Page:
Renters (Reform) Bill: Are tenants being given more power to challenge rent rises? - Total Landlord Insurance

October 31, 2023
Renters (Reform) Bill: Are tenants being given more power to challenge rent rises? - Total Landlord Insurance

Note: Articles on the Renters (Reform) Bill will be continuously updated as details emerge

Article updated 31 October 2023

Read an interactive and user-friendly version of this guide below.

The Renters (Reform) Bill includes plans to end the use of rent review clauses, “preventing tenants being locked into automatic rent increases that are vague or may not reflect changes in the market price." It also states that attempts to evict tenants “through unjustifiable rent increases are unacceptable."

There are a small but significant number of landlords who ask their tenants to shoulder large rises in rent which both campaigners, landlord groups and the Government agree, is wrong.

The question is, how to stop it. While rent controls have been rejected by both the main political parties in England and Wales, Scotland is currently trying out a rent rise cap, which for the foreseeable future will prevent landlords from raising rents by more than three per cent in most circumstances.

The A fairer private rented sector white paper was clear on the Government’s position:

“We do not support the introduction of rent controls to set the level of rent at the outset of a tenancy. Historical evidence suggests that this would discourage investment in the sector and would lead to declining property standards as a result, which would not help landlords or tenants.”

Consequently, the renting reforms as they stand are much tamer than Scotland’s approach; instead stipulating that landlords can only raise their rent once a year, by issuing a section 13 notice, making sure landlords give two months’ notice of a rise, and banning ‘rolling rent increases’ from being written into tenancy contracts.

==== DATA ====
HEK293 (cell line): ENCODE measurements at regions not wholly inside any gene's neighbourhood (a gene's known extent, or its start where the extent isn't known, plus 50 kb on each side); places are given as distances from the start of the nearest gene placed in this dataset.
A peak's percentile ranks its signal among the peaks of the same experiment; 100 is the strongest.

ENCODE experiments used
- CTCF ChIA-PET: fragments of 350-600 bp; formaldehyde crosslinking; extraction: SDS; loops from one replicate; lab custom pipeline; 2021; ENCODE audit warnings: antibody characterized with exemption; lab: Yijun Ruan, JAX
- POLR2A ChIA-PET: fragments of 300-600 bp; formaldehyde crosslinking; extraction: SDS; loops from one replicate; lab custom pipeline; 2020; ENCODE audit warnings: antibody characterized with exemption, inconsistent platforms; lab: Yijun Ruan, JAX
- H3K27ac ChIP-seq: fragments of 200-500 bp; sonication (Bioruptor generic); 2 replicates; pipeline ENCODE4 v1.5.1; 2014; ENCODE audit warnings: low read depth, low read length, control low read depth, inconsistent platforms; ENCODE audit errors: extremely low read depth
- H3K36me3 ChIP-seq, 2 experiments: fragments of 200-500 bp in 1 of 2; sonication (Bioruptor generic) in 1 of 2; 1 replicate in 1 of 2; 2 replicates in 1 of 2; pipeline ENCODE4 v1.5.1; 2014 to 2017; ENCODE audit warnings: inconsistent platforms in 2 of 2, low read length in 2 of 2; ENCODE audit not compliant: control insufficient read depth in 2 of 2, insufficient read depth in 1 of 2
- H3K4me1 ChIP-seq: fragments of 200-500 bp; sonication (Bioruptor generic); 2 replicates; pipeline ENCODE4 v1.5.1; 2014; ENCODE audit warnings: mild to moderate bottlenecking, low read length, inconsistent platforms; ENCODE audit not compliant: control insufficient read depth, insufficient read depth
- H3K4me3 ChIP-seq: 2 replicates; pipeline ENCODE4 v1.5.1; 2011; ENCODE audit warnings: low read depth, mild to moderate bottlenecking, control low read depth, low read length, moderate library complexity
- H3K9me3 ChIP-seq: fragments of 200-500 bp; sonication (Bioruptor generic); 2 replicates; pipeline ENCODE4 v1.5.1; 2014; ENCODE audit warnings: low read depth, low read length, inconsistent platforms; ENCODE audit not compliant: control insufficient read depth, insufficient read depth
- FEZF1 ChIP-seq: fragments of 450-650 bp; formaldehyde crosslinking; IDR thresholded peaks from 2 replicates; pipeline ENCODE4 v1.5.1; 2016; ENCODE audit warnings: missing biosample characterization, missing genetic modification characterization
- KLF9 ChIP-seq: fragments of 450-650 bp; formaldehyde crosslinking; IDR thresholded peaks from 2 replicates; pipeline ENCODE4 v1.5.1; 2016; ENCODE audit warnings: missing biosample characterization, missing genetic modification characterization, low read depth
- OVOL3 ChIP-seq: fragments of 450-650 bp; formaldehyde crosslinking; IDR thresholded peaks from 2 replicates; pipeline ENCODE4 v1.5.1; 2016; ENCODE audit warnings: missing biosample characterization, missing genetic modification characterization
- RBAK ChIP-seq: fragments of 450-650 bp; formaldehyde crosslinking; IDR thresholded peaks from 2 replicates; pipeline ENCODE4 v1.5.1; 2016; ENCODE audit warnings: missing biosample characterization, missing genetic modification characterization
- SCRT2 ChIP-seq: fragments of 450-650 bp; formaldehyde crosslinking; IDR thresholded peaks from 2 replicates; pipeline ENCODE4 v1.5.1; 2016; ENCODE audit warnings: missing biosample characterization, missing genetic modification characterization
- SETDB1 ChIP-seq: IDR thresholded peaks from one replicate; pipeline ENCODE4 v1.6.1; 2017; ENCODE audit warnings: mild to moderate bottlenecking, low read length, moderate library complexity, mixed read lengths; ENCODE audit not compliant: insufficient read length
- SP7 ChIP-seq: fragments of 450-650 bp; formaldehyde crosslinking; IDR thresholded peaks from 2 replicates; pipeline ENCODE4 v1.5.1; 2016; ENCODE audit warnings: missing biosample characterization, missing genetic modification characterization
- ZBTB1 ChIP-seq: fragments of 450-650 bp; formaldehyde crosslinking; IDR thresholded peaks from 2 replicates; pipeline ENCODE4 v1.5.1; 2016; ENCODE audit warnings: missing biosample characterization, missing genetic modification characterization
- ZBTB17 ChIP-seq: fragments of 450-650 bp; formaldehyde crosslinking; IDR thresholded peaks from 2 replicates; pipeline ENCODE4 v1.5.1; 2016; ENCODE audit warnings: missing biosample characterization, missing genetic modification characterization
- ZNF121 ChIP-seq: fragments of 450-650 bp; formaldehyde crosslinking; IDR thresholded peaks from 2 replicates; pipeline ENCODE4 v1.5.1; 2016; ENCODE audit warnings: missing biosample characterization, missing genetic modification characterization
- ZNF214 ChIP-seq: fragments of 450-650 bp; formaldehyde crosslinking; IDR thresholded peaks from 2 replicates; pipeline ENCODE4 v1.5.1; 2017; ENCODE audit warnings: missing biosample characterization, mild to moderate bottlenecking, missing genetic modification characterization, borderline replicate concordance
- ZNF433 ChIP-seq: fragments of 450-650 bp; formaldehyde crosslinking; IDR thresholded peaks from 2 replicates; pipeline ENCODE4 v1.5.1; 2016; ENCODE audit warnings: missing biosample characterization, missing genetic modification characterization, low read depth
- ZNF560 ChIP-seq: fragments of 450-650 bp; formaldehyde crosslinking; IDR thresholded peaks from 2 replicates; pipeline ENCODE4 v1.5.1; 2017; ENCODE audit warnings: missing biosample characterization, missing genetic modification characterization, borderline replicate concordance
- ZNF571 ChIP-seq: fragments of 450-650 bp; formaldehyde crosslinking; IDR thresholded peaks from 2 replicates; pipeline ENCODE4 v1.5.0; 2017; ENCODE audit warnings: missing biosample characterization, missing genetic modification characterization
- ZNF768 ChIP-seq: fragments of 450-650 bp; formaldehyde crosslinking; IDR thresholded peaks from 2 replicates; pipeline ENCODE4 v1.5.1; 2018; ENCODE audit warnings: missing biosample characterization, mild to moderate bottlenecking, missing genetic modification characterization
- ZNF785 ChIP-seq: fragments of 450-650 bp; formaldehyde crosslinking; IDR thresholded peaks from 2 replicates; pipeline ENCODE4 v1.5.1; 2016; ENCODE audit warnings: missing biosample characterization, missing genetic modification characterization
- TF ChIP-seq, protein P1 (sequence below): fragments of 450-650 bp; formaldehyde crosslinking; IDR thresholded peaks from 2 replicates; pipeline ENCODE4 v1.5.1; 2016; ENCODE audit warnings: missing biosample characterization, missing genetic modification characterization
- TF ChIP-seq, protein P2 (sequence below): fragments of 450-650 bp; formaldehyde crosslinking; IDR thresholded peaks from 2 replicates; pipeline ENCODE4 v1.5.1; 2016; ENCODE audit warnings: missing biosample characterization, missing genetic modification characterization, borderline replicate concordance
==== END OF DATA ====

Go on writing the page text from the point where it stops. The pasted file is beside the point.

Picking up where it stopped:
Currently, if a tenant disagrees with a rent rise, then they must engage with a time-consuming and lengthy battle via a property tribunal which, the figures show, very few tenants bother to use.

The Bill states that in cases where increases are disproportionate, the Government will

"make sure that tenants have the confidence to challenge unjustified rent increases through the First-tier Tribunal" and it will "prevent the Tribunal increasing rent beyond the amount landlords initially asked for when they proposed a rent increase".

The Government wants to make this First Tier Property Tribunal process easier for tenants to access mainly via digitisation. But this has been criticised because it does not come with additional funding for the tribunal system, which will be unlikely to cope adequately with a sudden increase in tenants challenging rent increases.

A parliamentary housing committee recently noted that pushing more tenants towards tribunals would ‘swamp’ the system, saying that:

“It is not clear whether the Government fully appreciates the extent to which an unreformed courts system could undermine its tenancy reforms.”

This is one of the issues in the Bill that will need to be ‘ironed out’. It also noted that the improvement to the tribunals system to enable tenants to challenge rent increases was not about affordability, but in order to stop some unscrupulous landlords using rent increases as a ‘back door’ Section 21 eviction.

For more insights on the Renters (Reform) Bill, listen to a special episode of The Property Cast with Sean Hooker, Head of Redress at the Property Redress Scheme, and leading property expert Kate Faulkner OBE, who share their initial reactions to the Renters (Reform) Bill – will it deliver what tenants need and will it have unintended consequences? Tune in to find out what the experts think.

Keep up to date on the Renters (Reform) Bill

Our media partner, LandlordZONE, offers exclusive insights and breaking news on the private rented sector. Keep up to date with everything you need to know by subscribing to LandlordZONE, the UK’s largest online landlord property news website.

You can also visit Total Landlord's Renters (Reform) Bill hub which will be regularly updated as more details emerge.

Renters (Reform) Bill update: Second reading

Although the Renters (Reform) Bill was introduced to Parliament on 17 May 2023, there was a lengthy delay before the second reading of the Bill, which finally took place on Monday 23 October 2023. It’s predicted that significant changes to the Bill are likely during its next stage as it progresses through Parliament. For a detailed update on the likely changes, head over to our Renters (Reform) Bill hub.

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